In a recent New York Times article, Michael Shear describes how President Obama works late into the night in his private study. He considers this time spent alone “as essential as his time in the Oval Office.” What is he doing in there until the early hours of the morning? He’s doing deep work: speech writing, reading, thinking, responding to documents and memos that need consideration.
Deep Work is the title of a book I finished on the same day the NYT article was published. Written by Cal Newport, it provides a compelling argument for the necessity and power of carving out time to engage your brain in creating valuable knowledge-based outputs.
Newport makes the case that in today’s economy, producing valuable work requires synthesizing a lot of information and thinking deeply about the knowledge you have. Basic brain science tells us that this level of cognitive engagement cannot occur while you have distractions like email and social media, or while your attention is taken up with non-value adding admin tasks. Using the strategies he shared in the book, Newport managed – in one year and without working evenings – to write a book, be a father to a toddler and publish nine peer reviewed academic papers. Remarkable.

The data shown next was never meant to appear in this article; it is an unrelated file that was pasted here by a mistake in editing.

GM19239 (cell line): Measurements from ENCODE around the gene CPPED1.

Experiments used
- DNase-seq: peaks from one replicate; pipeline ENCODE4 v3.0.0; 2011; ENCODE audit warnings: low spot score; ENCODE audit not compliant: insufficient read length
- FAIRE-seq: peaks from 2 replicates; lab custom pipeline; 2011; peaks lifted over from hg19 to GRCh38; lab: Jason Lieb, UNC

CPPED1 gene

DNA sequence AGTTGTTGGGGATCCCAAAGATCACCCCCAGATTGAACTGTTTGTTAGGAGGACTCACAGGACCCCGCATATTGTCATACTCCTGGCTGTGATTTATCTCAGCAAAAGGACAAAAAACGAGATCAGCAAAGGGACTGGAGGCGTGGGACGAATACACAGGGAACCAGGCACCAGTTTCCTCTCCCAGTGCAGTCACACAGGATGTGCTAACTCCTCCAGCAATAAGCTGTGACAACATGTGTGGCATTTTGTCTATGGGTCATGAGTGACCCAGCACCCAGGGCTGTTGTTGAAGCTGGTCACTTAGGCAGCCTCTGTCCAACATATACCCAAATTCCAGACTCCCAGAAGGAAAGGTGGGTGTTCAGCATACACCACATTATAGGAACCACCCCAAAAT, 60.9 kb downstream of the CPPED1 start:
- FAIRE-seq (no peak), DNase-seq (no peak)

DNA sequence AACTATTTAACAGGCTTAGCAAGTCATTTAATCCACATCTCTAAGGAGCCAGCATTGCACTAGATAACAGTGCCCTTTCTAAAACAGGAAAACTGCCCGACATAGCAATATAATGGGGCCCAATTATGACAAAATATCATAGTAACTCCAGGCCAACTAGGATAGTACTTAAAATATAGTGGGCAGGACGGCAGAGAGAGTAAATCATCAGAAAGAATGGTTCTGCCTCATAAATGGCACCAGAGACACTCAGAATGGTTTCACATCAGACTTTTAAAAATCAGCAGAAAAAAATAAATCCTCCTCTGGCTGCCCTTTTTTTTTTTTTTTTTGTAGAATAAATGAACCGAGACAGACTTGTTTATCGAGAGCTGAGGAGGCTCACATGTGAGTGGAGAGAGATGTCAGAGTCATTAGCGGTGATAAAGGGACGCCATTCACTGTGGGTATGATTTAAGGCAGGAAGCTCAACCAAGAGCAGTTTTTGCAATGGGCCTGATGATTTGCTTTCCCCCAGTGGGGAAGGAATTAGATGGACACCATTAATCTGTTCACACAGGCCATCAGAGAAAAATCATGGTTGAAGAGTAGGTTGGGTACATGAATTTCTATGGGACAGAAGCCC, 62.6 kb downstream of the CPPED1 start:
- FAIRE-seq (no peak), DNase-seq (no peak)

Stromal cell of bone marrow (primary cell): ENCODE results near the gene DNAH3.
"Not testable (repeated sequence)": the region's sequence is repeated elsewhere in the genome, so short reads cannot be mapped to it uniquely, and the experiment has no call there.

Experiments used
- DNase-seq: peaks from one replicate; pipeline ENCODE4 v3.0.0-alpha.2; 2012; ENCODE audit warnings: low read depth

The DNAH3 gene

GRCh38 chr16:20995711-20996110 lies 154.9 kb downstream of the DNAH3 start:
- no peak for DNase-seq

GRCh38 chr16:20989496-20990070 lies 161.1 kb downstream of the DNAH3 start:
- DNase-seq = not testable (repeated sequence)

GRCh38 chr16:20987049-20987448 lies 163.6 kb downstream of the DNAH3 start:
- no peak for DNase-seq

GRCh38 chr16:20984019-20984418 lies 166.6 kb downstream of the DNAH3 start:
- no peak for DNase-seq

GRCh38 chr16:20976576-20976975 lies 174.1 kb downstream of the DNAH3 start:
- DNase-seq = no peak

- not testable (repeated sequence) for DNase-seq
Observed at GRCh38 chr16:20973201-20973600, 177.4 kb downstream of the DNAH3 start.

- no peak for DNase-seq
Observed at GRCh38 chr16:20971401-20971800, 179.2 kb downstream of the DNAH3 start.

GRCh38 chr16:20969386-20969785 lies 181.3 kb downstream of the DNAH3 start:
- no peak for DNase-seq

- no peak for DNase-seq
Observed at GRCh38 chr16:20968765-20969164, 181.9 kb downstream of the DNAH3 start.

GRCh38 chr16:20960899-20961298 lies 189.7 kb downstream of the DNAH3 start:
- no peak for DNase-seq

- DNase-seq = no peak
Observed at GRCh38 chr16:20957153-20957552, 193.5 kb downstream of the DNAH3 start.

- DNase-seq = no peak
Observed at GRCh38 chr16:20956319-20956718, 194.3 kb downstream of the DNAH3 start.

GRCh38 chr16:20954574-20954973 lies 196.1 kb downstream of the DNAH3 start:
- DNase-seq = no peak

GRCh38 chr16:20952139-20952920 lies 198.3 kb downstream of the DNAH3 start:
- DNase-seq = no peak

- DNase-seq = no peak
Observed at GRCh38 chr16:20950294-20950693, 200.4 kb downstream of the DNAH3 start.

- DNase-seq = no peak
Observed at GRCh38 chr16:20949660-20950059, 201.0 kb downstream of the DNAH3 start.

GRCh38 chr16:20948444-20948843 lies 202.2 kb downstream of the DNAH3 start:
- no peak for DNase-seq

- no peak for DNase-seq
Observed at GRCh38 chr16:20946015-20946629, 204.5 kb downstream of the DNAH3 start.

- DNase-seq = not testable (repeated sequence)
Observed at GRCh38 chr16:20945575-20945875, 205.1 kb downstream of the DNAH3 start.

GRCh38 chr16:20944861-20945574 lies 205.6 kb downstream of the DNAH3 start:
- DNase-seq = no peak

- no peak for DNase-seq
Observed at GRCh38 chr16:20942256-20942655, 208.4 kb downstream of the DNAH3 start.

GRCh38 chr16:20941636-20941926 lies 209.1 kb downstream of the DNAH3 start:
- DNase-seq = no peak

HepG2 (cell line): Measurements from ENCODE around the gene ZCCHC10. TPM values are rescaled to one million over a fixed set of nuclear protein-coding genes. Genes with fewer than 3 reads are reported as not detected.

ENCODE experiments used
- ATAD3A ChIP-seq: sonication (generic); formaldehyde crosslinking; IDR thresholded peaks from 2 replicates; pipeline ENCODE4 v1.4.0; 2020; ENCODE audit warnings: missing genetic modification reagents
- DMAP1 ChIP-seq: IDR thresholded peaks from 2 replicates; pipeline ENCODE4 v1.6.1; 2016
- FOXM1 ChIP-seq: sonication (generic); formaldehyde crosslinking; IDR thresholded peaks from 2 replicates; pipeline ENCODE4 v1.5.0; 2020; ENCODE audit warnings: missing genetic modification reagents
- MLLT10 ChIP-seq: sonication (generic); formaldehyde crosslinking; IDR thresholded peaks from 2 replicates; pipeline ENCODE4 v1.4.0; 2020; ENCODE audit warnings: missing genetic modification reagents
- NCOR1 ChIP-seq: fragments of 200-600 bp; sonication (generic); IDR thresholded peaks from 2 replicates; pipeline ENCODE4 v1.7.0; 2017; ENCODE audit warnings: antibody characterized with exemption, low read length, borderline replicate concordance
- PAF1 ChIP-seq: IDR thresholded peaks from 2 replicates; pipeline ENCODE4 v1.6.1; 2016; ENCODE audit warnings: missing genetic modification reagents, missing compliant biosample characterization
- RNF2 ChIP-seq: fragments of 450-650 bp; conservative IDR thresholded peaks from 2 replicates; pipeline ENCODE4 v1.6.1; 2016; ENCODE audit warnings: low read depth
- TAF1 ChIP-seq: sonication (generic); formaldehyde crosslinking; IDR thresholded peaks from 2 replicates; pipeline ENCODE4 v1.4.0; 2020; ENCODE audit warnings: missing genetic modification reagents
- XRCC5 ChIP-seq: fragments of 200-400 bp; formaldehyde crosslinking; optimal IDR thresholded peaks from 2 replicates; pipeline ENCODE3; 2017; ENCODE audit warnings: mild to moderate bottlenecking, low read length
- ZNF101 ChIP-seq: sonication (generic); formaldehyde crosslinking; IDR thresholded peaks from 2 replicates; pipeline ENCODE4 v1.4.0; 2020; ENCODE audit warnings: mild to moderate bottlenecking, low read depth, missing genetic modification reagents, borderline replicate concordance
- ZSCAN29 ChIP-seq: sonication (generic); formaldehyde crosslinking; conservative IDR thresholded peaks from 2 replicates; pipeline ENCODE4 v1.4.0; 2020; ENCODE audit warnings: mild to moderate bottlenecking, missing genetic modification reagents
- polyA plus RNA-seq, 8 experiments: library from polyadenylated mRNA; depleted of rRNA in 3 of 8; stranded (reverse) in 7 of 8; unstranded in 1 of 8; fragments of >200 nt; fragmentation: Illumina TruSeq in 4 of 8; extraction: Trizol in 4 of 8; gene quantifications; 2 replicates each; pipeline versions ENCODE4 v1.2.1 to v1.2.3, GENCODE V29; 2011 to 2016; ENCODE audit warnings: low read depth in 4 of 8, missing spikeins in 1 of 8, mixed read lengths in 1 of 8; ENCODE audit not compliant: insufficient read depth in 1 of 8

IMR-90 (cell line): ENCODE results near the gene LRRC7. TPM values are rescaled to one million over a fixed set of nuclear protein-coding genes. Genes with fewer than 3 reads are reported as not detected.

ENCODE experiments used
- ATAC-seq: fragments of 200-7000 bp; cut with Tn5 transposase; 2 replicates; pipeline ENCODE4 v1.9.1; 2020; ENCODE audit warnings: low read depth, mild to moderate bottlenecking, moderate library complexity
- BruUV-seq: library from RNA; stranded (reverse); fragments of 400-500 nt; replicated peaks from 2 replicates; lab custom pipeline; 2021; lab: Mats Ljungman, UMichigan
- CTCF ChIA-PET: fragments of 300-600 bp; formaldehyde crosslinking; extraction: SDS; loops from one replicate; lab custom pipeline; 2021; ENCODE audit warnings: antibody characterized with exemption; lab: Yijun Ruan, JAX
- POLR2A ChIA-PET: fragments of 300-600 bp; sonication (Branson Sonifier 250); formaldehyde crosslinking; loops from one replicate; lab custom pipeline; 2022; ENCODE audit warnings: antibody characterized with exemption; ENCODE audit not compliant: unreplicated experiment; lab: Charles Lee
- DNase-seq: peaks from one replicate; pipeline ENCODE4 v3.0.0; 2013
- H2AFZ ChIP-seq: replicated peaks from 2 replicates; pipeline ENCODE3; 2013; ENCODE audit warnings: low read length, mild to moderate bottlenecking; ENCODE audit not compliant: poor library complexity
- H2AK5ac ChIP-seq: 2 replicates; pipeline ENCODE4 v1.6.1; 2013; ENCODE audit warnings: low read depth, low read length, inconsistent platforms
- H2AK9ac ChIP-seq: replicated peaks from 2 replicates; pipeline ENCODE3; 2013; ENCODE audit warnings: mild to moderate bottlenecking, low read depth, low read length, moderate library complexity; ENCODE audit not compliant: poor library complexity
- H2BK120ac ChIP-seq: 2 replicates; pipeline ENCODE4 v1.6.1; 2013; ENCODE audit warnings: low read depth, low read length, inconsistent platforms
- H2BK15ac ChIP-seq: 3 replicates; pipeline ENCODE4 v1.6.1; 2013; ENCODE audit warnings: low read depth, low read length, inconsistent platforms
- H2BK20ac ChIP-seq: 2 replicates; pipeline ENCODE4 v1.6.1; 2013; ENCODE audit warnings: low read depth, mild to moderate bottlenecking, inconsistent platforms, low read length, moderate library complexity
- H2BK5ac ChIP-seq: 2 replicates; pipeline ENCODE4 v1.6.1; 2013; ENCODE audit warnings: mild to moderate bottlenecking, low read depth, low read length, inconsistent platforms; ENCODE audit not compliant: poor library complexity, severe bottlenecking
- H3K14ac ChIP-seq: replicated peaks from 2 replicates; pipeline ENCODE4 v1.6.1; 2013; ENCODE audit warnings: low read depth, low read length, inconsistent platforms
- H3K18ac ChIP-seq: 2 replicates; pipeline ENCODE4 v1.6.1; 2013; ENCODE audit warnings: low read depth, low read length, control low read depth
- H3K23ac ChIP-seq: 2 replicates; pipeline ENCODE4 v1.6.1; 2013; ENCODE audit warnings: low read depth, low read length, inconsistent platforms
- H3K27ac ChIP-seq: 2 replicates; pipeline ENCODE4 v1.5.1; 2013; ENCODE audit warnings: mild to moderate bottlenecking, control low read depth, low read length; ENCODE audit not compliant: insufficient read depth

There’s an important message in Obama’s evening work and Cal Newport’s book for talent development leaders. They both remind us of the necessity of building in time for thinking – deep work – in development programs. In times of cost-cutting and anxiety about leaving the “real work” for more than a couple of hours, many development programs have lost this important aspect of learning. Even when technology supports continuous and micro- learning, we must be careful not to simply increase the “noise” in our everyday lives without building in space for engaging with the information at a deep enough level to make it valuable.
Sarah Tennyson helps organizations assess, develop and retain great people. To find out more visit http://tennysonllc.wpengine.com/
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